The Patient-Centered Outcomes Research Institute (PCORI) Board of Governors today, building on its rapid response to the COVID-19 health crisis, approved allocating up to $50 million in additional funding for new projects in PCORI's COVID-19 funding opportunities, as well as enhancements to existing PCORI-funded studies. The research will help provide answers to difficult COVID-19 related questions faced by patients, providers and health systems.
Since April, PCORI has provided $17 million in funding to existing projects that enable researchers to adapt their work to address COVID-19. Notable enhancements include examining telehealth as a viable option to increase access to care and improve health outcomes for people managing sickle cell disease. Another study will examine the clinical presentation, treatments, and outcomes of children with a new multisystem inflammatory condition that has emerged in communities heavily impacted by COVID-19. This condition is called MIS-C and shares some similarities with Kawasaki disease, the research focus of the original award.
PCORI continues to marshal its resources to address the unprecedented and constantly evolving challenges created by this pandemic, through innovative funding mechanisms like today's enhancements to existing research. We're also harnessing the power of PCORnet®, and its network of more than 800,000 clinicians and hundreds of health systems in support of the HERO Registry Program, a national registry of health care workers on the front lines of the coronavirus pandemic. Those registered have the option of providing invaluable information about COVID-19 risk factors, medical encounters and health status that can be used to inform future research projects and enrollment into clinical trials. We also continue our commitment to much needed new research to help answer significant questions regarding treatment and delivery of care that are important to patients and those who care for them."
Nakela L. Cook, MD, MPH, PCORI Executive Director
The Board is making up to $30 million available for a new PCORI Funding Announcement focused on interventions to prevent youth suicide. It also approved $25 million to fund 10 new studies comparing the most effective ways to treat a range of health conditions that impose high burdens on patients, their families and the health care system. Among the new projects receiving PCORI support are:
- A $4.2 million study with City of Hope examining strategies for improving care for people recovering from cancer surgery. This project compares remote telemonitoring of a person's activity by a care team through the use of a wearable device with post-surgical care led by a surgical team where patients will call the hospital if they have symptoms and problems with daily activities. The goal is to understand which care method leads to greater improvements to recovery and fewer symptoms or complications after surgery.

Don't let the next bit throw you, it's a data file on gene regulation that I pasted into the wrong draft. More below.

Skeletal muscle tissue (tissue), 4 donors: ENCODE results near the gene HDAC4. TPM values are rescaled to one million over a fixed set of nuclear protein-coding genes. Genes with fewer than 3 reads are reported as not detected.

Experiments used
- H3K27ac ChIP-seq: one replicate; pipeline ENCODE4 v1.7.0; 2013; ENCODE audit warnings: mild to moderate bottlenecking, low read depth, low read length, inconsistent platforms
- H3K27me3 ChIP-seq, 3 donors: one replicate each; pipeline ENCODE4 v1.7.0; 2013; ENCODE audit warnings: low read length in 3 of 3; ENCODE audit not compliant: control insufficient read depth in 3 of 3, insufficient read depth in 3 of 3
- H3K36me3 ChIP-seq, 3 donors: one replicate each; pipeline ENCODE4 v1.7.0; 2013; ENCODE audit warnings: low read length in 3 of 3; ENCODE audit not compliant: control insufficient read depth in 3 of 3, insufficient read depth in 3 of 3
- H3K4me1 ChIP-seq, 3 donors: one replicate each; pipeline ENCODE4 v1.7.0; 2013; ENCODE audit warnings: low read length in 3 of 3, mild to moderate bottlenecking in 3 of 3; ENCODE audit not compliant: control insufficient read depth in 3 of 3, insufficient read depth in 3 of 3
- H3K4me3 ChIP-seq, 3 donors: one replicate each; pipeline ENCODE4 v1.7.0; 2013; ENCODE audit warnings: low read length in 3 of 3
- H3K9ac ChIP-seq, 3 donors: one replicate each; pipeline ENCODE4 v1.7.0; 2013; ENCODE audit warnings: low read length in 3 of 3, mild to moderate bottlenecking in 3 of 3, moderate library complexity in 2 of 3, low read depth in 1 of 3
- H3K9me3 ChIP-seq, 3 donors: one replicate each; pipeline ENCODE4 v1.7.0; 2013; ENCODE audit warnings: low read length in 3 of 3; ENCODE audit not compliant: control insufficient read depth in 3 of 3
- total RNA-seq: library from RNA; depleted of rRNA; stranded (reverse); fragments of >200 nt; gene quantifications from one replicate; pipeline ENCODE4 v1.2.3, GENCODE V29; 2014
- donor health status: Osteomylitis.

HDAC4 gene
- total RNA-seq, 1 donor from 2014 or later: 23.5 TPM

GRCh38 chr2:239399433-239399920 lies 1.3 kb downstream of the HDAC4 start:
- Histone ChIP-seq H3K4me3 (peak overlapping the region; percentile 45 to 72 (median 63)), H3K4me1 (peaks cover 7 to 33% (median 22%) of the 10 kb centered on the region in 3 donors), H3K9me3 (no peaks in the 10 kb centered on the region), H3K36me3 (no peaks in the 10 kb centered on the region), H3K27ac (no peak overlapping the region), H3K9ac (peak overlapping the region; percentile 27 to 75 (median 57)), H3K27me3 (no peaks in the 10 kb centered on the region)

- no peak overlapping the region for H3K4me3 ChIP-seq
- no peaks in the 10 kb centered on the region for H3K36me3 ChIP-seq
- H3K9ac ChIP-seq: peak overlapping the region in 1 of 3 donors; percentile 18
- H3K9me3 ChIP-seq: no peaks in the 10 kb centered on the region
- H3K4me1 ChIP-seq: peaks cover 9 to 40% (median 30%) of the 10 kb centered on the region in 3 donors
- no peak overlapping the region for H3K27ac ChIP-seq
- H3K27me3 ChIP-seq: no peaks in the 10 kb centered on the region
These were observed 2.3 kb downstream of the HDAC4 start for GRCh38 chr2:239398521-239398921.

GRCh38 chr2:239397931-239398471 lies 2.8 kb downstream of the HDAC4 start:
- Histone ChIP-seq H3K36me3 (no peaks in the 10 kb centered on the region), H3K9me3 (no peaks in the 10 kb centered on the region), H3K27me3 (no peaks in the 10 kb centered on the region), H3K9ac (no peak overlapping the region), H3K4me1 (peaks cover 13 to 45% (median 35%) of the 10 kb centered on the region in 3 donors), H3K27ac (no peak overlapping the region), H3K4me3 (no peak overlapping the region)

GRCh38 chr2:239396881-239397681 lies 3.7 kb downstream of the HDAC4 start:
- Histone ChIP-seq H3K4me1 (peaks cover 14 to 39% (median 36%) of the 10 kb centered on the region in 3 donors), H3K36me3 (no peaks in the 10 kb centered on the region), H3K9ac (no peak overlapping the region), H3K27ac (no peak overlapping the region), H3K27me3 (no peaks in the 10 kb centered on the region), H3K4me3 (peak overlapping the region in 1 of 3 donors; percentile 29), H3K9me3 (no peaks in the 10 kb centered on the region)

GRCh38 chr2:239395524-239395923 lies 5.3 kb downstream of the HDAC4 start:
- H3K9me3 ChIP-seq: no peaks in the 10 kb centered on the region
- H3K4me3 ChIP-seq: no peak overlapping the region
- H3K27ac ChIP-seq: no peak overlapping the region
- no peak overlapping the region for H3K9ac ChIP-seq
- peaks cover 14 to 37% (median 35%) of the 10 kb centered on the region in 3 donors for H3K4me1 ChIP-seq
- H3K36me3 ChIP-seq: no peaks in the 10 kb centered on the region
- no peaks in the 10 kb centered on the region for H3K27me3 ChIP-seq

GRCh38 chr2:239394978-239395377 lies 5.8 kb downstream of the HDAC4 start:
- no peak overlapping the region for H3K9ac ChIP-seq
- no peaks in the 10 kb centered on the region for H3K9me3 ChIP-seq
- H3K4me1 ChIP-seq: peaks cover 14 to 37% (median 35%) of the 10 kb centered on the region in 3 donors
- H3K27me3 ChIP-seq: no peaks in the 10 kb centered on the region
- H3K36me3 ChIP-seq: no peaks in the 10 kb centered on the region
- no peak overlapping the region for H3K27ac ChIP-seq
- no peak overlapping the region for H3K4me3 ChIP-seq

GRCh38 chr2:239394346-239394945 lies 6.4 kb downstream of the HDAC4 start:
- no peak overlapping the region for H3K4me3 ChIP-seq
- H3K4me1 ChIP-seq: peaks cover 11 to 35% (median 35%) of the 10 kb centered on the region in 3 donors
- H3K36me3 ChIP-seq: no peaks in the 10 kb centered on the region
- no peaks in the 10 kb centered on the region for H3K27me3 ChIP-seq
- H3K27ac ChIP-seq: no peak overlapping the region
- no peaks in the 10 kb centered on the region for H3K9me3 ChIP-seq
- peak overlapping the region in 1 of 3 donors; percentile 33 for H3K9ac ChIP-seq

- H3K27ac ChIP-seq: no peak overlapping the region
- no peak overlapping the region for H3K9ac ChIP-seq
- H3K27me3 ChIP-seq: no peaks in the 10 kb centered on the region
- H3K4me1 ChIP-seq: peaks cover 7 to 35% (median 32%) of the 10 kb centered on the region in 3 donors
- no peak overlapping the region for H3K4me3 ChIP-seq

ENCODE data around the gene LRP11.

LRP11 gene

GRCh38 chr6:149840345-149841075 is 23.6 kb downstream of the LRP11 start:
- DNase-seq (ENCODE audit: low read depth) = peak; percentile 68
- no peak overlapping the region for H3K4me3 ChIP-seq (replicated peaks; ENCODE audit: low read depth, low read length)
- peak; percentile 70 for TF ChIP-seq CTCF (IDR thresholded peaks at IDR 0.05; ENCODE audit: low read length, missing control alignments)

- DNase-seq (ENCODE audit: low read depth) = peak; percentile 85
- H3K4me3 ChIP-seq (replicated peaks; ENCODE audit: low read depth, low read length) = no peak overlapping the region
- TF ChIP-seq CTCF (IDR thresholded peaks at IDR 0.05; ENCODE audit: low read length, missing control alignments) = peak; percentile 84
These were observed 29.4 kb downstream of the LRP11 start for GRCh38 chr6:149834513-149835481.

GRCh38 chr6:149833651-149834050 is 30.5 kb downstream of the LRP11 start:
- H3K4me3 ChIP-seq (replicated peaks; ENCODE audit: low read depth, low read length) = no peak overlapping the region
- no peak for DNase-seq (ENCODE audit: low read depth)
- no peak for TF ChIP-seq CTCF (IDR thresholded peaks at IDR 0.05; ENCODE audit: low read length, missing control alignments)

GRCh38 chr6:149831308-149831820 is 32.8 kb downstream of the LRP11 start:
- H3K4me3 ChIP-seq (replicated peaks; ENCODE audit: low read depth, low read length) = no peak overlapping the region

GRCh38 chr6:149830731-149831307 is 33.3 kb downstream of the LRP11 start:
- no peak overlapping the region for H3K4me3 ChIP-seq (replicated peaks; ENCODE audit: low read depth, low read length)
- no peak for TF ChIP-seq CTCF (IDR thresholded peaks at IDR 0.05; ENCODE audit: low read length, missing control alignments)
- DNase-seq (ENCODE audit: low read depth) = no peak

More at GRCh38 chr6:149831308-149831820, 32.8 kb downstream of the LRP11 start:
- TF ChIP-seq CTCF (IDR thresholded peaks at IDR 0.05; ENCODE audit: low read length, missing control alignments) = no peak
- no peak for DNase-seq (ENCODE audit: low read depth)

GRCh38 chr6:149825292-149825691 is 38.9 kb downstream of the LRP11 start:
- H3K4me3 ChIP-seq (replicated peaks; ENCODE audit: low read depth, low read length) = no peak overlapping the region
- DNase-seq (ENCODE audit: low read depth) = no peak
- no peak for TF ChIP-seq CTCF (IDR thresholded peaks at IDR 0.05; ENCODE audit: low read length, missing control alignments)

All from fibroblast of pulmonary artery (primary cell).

- A total of $3.6 million in funding for a HealthPartners Institute study comparing two strategies for monitoring blood glucose for people with Type 2 diabetes who are insulin-dependent -- fingerstick self-monitoring and continuous glucose monitoring- to determine which monitoring method produces better outcomes for blood-sugar regulation.
- A $2.9 million project from the University of Kentucky that compares the effectiveness of two types of online cognitive behavioral therapy to determine whether a video conferencing face-to-face or self-administered internet-based approach works better to reduce depressive symptoms in heart disease patients in rural Appalachia who lack access to in-person mental health services.
- A $1.4 million project with Meharry Medical College that compares the addition of a culturally tailored counseling strategy known as motivational interviewing to medical nutritional therapy to see if it is more effective than medical nutritional therapy alone in improving diabetes-related outcomes among African-American women in the southeastern United States.
The Board also approved $1.4 million for a Dissemination and Implementation project that promotes the uptake of PCORI-funded research findings into practice. This project builds on a successfully completed PCORI-funded comparative effectiveness research (CER) study and follow-up implementation project by scaling up delivery of a point-of-care patient education program found to improve patients' use of blood clot prevention medication in two types of hospitals. This award will work to incorporate the program into standard practice at 10 trauma centers across the country, to protect patients at high risk for dangerous blood clots.
Details of all projects approved for funding by the Board are on PCORI's website. All were approved pending a business and programmatic review by PCORI staff and issuance of formal award contracts.
With these latest awards, PCORI has invested nearly $2.8 billion to fund nearly 800 patient-centered CER studies and to support other projects designed to enhance CER methods and the infrastructure necessary to conduct CER rigorously and efficiently.